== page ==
What Zika Researchers Can Learn From the Rubella Outbreak of 1964

The viruses have key similarities that may help scientists respond to a possible epidemic.

A child reacts while receiving a vaccination against measles and rubella. (David Mercado / Reuters)

Rubella is mostly a medical curiosity in the developed world today. Vaccines have eradicated the virus in the Western Hemisphere, and many doctors have never seen the disease outside of textbooks.

Now, public-health officials in the United States are looking back to the history of the disease as they try to figure out what to do about a threat unlike anything they’ve seen in decades. The Zika virus, a mosquito-borne illness believed to cause grave outcomes among fetuses infected in utero, has startling—and potentially useful—similarities to rubella.

So far, there have been no local transmissions of Zika in the United States, but officials are preparing for the possibility of an outbreak in several American cities this summer. If such an outbreak occurs, it will be the first of its kind—an epidemic-prone virus believed to cause serious birth defects—since the rubella outbreak of 1964. (Cytomegalovirus is an infection that can cause birth defects, but it isn’t prone to outbreaks.)

“What we learned about rubella and pregnancy, and how we learned it—we are definitely looking to those lessons as we learn more every day about Zika virus,” said Peggy Honein, who is a leading researcher into birth defects on the Centers for Disease Control’s Zika Response Team.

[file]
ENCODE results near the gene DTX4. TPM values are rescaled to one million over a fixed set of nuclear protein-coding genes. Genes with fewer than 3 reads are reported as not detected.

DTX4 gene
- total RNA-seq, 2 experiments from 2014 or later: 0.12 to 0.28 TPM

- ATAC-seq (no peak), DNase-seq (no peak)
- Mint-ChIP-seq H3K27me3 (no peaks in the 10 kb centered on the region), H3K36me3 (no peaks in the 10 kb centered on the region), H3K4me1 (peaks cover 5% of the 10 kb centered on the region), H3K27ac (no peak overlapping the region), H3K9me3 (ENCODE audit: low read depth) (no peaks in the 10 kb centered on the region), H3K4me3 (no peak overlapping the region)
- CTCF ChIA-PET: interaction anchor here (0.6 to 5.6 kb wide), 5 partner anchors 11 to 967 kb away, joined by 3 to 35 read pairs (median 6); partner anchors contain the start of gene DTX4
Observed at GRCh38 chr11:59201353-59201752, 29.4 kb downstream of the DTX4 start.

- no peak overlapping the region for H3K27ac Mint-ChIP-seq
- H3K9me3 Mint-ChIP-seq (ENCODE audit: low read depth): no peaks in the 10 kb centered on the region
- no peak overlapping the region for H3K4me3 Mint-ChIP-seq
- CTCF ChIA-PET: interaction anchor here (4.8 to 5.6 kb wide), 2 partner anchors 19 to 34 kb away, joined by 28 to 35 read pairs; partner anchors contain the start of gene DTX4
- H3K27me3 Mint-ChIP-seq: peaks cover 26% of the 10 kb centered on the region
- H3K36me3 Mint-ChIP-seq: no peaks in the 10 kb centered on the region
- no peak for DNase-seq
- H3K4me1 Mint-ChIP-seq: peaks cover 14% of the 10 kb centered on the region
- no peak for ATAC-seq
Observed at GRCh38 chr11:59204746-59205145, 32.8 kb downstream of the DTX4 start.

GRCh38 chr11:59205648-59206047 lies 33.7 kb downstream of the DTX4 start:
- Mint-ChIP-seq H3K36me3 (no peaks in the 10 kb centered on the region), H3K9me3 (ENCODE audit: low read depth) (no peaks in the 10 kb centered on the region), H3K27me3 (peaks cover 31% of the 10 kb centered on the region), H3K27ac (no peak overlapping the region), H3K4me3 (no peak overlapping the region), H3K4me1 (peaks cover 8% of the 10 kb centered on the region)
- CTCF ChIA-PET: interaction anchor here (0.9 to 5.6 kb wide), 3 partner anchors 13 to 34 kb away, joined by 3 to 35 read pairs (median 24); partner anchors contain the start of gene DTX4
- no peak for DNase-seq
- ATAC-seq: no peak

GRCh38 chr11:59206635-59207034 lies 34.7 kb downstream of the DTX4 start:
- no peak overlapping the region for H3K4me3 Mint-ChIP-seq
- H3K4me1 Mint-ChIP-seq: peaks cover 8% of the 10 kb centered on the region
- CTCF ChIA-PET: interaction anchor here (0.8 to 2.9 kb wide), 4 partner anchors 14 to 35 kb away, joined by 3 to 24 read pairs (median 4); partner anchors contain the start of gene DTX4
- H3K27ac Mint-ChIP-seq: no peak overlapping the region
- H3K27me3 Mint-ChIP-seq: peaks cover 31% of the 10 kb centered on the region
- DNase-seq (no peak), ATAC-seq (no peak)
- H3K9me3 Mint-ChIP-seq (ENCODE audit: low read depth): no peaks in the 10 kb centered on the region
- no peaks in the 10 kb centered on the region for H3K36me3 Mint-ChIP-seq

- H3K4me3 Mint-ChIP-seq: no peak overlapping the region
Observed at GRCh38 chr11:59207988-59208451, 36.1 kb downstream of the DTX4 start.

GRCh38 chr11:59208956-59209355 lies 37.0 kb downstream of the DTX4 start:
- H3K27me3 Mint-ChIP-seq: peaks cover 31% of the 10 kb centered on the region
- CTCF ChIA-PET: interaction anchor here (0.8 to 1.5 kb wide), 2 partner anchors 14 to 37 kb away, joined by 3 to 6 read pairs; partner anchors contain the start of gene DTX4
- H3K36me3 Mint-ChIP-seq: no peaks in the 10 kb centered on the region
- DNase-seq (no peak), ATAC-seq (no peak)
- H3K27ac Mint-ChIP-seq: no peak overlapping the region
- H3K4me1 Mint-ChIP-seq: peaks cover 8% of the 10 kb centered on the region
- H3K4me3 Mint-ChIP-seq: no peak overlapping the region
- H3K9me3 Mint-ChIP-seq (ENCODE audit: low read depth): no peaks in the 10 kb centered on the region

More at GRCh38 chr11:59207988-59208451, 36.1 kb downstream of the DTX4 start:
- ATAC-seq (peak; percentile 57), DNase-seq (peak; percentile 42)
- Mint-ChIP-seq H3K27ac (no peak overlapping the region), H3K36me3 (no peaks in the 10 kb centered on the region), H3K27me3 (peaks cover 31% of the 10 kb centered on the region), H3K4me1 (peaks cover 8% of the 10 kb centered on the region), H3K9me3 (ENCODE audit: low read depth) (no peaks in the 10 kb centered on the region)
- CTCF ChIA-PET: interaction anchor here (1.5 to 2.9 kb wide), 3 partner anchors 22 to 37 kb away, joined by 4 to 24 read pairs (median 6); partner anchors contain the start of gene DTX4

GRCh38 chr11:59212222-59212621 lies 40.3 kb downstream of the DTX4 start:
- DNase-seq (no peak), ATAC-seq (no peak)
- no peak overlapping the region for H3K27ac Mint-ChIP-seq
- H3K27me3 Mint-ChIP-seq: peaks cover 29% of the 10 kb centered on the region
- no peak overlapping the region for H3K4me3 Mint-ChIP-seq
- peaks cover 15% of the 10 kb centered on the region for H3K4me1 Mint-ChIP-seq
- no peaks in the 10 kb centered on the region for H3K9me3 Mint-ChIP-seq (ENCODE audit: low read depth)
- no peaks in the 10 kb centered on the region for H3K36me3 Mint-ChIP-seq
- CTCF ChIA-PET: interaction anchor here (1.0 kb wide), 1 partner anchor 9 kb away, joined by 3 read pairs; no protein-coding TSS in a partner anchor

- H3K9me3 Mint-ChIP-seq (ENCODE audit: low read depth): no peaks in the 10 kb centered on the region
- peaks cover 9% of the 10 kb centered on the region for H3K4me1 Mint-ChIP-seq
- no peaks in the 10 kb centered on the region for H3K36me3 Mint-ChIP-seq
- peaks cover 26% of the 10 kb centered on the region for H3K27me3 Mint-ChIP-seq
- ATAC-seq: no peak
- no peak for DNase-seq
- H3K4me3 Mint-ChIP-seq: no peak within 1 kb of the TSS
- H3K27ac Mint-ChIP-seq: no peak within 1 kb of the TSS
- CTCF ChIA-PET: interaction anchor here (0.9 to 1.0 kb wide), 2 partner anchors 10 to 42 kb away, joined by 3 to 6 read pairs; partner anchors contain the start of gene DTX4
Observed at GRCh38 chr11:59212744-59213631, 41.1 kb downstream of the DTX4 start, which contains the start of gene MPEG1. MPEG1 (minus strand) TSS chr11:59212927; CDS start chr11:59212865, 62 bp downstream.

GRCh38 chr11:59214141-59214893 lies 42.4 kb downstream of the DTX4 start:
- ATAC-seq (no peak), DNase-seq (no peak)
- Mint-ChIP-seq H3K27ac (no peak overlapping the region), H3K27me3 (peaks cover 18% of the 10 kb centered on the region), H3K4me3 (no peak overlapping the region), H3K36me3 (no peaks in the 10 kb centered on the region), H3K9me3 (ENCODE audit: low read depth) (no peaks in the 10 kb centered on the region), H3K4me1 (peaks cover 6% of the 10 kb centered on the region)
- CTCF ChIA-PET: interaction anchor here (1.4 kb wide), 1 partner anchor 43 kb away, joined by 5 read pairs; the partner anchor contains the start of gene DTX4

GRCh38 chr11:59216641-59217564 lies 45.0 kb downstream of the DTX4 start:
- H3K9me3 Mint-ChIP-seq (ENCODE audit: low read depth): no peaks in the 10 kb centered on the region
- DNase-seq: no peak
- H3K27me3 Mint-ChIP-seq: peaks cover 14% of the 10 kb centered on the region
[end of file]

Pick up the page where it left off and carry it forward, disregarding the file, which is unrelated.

One hundred years ago, rubella—also known as German measles—was believed to be a mild sickness, with a nasty red rash as the most pronounced symptom. But conventional wisdom shifted in the early 1940s, when the scientist Norman Gregg began to ask questions about an unexplained surge of infants with congenital cataracts at the Royal Alexandra Hospital in Sydney, Australia.

There had been an outbreak of rubella in the region the year before, and Gregg found that nearly 90 percent of the mothers of the sick infants recalled having been infected with the virus in the first three months of their pregnancies. Soon, doctors in other countries confirmed similar links between rubella-infected mothers and babies with birth defects. Vision problems were just one complication from the virus—babies also suffered from deafness, congenital heart disease, enlarged spleens, liver problems, abnormalities of the bones and bone marrow, and bleeding disorders.

In the decade that followed, some women tried to build immunity to protect themselves before they got pregnant by holding “rubella parties,” according to a 1962 article in The New York Times. But things got worse before they got better. In 1964 and 1965, a rubella epidemic sickened more than 10 million people in the United States. “We are very fearful,” the director of the National Institute of Neurological Diseases and Blindness told The New York Times in 1965, as public-health officials waited for women infected during the outbreak to give birth. More than 2 million women had been exposed to the virus in the early—and most vulnerable—months of their pregnancies.

“As a consequence,” the Times wrote in April 1965, “thousands of babies bearing the marks of their mothers’ infection during that epidemic will soon be born—some having been delivered already—and there is nothing that can be done about it.”

The outbreak was indeed catastrophic for tens of thousands of babies born in the following months. Some 20,000 infants died from complications associated with rubella, and 30,000 more were born with severe birth defects. Thousands of women infected with rubella in the first trimester terminated their pregnancies.